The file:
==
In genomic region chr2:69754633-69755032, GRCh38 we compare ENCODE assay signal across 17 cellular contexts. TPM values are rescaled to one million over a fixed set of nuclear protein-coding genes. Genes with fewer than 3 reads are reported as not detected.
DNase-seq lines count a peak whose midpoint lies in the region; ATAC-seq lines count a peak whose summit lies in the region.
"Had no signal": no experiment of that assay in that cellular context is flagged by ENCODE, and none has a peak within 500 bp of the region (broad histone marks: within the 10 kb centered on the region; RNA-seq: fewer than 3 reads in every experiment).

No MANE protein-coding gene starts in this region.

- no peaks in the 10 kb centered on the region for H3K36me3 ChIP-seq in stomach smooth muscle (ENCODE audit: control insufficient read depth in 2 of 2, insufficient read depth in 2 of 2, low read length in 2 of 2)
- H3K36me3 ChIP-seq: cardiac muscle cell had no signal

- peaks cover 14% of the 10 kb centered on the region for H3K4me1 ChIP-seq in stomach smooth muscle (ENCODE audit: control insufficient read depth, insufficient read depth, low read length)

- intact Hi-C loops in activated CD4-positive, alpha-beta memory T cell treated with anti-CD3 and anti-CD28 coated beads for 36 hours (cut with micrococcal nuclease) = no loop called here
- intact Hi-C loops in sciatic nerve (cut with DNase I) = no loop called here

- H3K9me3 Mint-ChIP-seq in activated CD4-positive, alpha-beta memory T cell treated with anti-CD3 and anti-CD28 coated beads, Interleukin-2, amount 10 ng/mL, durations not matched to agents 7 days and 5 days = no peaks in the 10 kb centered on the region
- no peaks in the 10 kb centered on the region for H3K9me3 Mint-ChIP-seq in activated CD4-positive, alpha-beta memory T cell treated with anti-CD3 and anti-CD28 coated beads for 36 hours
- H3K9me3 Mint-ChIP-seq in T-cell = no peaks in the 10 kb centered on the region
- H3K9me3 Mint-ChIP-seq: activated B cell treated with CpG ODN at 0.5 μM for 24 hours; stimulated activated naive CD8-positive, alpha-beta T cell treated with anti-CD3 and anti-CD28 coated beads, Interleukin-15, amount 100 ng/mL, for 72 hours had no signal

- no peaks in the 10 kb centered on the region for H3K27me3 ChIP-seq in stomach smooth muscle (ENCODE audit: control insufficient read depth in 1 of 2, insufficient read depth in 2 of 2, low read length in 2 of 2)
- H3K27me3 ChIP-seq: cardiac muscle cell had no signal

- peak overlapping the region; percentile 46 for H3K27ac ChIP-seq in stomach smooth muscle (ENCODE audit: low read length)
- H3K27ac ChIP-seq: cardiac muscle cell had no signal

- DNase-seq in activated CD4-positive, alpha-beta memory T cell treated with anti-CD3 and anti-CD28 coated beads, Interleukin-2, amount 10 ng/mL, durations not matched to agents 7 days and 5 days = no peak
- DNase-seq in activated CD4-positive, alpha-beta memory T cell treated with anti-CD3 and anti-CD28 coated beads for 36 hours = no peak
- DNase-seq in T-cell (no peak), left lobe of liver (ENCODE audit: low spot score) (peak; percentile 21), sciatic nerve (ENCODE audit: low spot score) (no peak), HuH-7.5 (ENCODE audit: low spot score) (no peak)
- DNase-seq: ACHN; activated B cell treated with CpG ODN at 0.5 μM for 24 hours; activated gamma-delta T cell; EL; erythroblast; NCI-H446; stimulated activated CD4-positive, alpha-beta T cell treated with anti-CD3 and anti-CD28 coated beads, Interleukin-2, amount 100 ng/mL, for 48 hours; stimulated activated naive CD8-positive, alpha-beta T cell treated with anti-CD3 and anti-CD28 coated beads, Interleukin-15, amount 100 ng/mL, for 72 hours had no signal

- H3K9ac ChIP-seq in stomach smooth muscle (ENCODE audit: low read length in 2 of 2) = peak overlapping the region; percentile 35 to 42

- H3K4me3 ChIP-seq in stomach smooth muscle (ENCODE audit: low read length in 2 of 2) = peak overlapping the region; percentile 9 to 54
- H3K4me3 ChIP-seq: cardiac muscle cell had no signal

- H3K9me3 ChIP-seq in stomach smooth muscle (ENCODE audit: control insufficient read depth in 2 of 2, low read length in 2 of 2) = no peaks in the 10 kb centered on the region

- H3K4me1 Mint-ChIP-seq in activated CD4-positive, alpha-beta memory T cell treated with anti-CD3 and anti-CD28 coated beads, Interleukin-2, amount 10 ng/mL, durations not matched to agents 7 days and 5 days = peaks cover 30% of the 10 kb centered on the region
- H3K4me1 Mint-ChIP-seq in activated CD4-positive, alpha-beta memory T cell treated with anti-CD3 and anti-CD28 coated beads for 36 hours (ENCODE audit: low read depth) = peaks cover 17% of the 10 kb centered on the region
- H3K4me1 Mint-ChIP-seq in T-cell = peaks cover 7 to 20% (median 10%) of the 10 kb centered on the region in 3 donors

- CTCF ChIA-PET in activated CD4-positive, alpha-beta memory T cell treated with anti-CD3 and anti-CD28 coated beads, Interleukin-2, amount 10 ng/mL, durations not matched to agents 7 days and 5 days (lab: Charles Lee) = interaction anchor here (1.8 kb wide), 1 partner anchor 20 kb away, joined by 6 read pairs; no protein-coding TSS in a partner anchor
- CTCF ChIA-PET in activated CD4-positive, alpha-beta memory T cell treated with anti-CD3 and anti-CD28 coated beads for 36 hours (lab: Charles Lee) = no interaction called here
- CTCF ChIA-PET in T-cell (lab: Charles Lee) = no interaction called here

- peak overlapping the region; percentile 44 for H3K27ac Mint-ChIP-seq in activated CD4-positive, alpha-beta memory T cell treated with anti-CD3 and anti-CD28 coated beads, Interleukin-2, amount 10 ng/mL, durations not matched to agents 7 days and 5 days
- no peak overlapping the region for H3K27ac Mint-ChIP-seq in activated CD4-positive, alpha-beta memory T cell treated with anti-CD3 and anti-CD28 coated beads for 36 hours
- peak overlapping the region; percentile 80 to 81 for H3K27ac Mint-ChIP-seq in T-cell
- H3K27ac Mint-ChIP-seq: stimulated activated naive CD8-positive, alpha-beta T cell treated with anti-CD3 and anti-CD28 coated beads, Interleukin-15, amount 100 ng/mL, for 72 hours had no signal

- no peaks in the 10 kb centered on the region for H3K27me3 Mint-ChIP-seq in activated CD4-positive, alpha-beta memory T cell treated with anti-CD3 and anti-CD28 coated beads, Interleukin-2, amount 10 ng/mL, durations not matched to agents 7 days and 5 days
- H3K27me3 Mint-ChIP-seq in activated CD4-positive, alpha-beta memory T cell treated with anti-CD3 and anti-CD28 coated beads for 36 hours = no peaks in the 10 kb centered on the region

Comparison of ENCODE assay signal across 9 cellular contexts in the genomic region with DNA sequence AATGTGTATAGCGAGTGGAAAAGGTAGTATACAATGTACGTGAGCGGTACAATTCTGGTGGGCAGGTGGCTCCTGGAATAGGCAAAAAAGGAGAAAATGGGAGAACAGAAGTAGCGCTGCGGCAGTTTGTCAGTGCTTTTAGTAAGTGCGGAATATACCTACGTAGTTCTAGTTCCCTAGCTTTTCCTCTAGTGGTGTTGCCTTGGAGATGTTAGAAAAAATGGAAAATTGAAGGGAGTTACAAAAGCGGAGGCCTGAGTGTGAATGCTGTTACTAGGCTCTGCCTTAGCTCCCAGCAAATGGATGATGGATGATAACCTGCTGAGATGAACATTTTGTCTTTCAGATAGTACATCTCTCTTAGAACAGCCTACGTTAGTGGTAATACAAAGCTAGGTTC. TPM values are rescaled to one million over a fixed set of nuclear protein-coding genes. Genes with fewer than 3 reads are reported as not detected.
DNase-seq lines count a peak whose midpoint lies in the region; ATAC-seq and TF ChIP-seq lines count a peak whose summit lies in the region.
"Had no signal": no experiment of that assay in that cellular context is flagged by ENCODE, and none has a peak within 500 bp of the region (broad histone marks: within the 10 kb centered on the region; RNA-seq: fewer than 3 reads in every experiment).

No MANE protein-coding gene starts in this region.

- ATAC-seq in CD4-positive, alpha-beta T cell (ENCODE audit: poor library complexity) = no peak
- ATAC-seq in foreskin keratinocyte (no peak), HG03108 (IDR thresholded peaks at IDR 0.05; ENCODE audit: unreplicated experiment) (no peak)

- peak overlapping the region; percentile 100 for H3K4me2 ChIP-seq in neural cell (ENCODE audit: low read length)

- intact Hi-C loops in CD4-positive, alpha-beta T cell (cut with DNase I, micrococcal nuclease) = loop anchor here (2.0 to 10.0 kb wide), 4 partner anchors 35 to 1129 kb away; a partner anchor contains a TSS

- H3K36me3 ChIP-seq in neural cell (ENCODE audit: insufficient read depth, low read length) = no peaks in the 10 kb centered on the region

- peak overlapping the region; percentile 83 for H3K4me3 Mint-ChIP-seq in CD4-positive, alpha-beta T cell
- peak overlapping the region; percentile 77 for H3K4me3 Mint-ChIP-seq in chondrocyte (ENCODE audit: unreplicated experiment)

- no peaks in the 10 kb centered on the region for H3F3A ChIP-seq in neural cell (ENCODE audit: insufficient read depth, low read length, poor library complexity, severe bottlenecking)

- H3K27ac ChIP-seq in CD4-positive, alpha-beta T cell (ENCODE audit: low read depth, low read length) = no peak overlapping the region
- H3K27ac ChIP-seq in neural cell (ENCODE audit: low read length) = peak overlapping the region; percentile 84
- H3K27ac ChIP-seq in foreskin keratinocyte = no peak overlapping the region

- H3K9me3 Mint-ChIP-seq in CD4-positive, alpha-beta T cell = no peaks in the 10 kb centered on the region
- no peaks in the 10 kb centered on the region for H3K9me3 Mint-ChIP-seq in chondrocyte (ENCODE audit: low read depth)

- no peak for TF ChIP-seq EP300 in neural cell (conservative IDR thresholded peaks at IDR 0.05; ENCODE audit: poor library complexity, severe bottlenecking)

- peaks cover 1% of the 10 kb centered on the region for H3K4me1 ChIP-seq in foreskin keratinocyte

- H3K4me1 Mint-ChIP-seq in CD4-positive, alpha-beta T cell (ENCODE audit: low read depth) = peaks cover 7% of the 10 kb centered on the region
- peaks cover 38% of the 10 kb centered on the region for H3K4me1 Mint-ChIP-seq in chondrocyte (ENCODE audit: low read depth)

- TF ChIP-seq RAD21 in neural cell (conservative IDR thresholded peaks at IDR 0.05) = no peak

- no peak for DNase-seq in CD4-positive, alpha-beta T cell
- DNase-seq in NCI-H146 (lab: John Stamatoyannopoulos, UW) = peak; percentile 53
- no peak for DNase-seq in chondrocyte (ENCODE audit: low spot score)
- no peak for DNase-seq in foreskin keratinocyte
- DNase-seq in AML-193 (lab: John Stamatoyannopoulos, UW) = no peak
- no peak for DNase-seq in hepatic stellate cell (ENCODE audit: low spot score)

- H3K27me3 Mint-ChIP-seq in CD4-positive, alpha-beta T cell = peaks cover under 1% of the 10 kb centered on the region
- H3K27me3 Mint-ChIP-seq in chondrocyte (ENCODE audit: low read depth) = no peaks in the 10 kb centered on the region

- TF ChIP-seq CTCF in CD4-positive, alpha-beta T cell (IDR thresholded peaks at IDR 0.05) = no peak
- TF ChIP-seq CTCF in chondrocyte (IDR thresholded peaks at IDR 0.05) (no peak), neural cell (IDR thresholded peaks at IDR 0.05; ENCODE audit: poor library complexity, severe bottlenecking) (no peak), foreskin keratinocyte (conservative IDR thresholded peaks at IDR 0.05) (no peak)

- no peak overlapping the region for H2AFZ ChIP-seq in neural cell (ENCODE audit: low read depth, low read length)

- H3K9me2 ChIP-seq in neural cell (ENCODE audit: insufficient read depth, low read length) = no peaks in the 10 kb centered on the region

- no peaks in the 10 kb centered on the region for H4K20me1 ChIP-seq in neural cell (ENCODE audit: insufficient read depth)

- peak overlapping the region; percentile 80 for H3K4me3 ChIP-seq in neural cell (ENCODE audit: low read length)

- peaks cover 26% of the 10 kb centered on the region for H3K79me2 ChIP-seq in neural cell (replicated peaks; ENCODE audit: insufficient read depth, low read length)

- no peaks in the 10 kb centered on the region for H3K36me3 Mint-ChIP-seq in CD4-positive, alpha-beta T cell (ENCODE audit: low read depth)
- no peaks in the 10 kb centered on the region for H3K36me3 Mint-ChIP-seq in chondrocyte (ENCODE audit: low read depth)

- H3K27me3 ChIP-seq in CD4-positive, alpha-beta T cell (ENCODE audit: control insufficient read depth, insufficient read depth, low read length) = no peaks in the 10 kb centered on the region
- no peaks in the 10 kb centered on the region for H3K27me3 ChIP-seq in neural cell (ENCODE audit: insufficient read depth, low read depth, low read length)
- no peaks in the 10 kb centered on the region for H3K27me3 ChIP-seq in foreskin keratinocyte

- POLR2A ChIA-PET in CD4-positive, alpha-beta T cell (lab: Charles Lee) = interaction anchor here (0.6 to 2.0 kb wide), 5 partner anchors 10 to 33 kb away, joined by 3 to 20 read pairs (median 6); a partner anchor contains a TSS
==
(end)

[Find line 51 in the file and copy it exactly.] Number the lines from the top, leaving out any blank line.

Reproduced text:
- H3K27ac ChIP-seq in neural cell (ENCODE audit: low read length) = peak overlapping the region; percentile 84